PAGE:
New York Times article, with video, of shot fired during the Charlottesville rally.
As everyone has commented, the right wing marchers in Charlottesville were heavily armed, thereby making a mockery of any notion of free speech in the public square. Dahlia Lithwick in Slate has that angle nicely covered.
I want to focus in on the fact that, so far as I can discern, the only shot actually fired that day is the one captured in the video embedded in the New York Times article. That’s a miracle. Impressive, really. All accounts suggest that was some fairly strenuous fighting going on. Yet no one pulled the trigger, except that one guy, and he fired into the ground.
That’s relevant to my current obsession with the impediments to violence and, from the opposite side, with what incites violence. All the evidence suggests (the best place to review this evidence is Randall Collins’s book, Violence: A Micro-Sociological Theory [Princeton Universioty Press, 2008]) that the impediments to violence are very strong. Famously, studies done after World War II discovered that in most cases 75% of troops in combat never even fired their weapons.
My supposition is that people need to be authorized to commit violence–except in cases where they are responding directly to violence against them. And even when authorized–as the World War II case shows–the reluctance to be violent is still a strong impediment.
Clearly, the right wingers don’t think of themselves as reluctant to use violence. Maybe that’s bluster, and maybe that’s true. Collins suggest that there are virtuosos of violence just as there are virtuosos in other endeavors. But my suggestion is that even the virtuousos need to be given permission. Violence always must justify itself against the assumption that it is wrong. It must have a story to tell about why it was necessary.
So my thought is: the Charlottesville show of force was a message. We are armed and we are ready to resort to force if you do certain things, i.e. take down Confederate monuments. So one question is: what actually would move all these right-wing militias to the actual deployment of force. They are clearly threatening force, but what would actually move them to use it.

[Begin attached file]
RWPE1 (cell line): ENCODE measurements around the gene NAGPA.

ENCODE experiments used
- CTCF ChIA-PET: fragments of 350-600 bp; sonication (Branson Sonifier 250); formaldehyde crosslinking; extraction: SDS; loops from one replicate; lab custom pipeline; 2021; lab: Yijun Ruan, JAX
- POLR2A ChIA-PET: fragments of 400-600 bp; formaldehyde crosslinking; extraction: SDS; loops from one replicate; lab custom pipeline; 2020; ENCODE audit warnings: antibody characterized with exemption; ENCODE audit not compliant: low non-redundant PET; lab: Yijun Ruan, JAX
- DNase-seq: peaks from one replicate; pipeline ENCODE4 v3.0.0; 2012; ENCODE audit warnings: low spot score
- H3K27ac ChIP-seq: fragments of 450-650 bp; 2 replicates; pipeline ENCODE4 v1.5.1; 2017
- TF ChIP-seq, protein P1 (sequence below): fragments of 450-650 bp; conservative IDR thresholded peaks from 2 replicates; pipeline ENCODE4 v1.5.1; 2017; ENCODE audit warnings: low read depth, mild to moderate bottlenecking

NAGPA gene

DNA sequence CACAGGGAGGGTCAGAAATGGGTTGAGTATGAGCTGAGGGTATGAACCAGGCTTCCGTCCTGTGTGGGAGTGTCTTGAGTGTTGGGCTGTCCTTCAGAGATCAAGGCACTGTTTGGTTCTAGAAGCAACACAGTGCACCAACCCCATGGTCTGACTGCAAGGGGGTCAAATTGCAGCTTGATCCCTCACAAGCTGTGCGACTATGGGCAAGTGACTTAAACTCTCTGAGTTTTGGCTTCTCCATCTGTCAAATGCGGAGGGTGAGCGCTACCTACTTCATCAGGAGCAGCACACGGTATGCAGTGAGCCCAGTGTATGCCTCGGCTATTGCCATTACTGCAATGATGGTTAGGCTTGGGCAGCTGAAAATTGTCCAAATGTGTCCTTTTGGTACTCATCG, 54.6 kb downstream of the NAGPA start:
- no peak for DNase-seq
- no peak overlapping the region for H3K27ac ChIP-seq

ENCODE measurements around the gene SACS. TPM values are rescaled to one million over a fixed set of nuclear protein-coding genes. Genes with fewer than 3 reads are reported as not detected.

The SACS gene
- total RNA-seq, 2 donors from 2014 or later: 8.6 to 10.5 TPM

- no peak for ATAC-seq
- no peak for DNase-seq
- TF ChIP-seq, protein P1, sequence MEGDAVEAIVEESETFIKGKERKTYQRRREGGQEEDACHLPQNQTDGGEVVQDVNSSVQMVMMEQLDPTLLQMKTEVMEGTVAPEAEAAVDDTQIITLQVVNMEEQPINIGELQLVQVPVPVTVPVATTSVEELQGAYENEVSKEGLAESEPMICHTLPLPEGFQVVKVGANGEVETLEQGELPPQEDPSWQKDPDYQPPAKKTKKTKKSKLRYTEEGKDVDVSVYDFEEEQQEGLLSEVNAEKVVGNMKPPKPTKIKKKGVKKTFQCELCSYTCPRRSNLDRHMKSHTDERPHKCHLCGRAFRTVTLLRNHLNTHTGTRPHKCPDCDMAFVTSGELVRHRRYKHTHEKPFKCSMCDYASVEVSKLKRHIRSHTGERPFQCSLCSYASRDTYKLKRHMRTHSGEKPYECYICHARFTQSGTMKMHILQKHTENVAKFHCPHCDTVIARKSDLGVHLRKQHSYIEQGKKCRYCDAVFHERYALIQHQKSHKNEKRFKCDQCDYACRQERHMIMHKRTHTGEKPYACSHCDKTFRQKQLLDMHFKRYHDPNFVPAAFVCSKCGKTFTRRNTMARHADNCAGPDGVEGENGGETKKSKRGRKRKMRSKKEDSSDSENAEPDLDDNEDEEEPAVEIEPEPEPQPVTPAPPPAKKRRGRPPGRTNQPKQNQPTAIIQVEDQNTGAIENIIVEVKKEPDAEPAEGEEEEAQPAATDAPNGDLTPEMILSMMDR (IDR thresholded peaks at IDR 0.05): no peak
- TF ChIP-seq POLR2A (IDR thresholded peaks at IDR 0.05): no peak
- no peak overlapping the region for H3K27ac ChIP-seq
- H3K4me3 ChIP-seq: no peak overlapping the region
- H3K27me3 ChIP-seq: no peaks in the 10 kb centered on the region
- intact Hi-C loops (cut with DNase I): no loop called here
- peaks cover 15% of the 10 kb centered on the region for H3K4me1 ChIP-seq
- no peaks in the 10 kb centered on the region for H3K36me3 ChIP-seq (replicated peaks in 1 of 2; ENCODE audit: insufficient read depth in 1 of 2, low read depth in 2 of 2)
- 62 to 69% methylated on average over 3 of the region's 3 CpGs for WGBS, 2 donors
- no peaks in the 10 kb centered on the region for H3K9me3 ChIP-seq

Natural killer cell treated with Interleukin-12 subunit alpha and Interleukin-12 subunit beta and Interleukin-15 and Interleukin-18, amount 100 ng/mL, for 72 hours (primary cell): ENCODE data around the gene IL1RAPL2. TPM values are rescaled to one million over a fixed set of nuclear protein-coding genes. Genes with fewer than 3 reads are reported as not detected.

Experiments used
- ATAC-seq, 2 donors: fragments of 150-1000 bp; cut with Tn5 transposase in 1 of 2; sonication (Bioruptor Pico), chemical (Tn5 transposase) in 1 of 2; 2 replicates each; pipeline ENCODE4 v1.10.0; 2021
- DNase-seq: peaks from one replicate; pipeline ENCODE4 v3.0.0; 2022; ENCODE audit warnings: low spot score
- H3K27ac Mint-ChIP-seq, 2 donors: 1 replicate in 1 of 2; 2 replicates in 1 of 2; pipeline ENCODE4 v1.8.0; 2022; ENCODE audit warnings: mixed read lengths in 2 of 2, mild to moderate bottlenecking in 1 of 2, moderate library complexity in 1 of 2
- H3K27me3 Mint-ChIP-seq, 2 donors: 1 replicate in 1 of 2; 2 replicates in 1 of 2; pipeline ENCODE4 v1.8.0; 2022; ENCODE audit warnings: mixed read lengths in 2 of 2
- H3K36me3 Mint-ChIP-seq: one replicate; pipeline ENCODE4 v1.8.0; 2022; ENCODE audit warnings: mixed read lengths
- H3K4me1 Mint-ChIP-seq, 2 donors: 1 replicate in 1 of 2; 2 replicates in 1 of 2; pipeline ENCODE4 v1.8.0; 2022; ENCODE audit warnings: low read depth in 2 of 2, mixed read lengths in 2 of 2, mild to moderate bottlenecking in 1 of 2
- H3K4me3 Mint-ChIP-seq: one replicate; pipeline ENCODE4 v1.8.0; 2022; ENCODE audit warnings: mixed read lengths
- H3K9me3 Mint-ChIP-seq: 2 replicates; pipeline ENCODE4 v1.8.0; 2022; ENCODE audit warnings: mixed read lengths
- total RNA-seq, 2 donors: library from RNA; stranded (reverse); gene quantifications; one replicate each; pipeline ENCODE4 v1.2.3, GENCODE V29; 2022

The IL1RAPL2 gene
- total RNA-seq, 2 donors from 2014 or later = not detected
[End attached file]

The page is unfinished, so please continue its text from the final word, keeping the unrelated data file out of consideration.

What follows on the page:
This is also why, it seems to me, these militias are addicted to arcane, hair-splitting interpretations of the Constitution. They need the law to be on their side to justify their resorting to force. That is certainly how the two Bundy escapades worked. They provided themselves with crackpot legal justification.
If we think back to the street fights in 1930s Germany, we have a case where violence from both sides was one instigator, but also where the state quite simply unleashed the thugs. Similar instances (in Egypt for example or in China during the Cultural Revolution) can also be cited. The violence against blacks in the South was socially sanctioned from 1870 to 1965–and Kennedy’s reluctance to intervene in the early 1960s allowed Southerners to still count on the fact that local justice systems would wink at their violence while their social cohorts would approve of it.
That, of course, is why Trump is so dangerous. He hasn’t gone so far as to designate certain people enemies of the nation, but he hasn’t exactly embraced the equal right of everyone to be here (to put it mildly). Still, he hasn’t openly endorsed violence, even as he has winked at it. What he has done so far is enough justification for the outliers and loners, but not enough to swing the militias into concerted action. In short, we have not seen any organized violence as of yet, although we have had these organized rallies that are built around the threat of violence. If we reach a point where the courts refuse to prosecute, watch out. (Just as the courts’ absurd interpretation of the 2nd amendment has given us people parading with assault rifles on our streets.)
Is there really something, some political event, that would push the militias into action? That possibility is certainly less remote than left-wing violence in the contemporary US. But it still seems pretty remote to me. The two Bundy stand-offs were the closest we’ve gotten there–and they never came close to being wide-spread movements.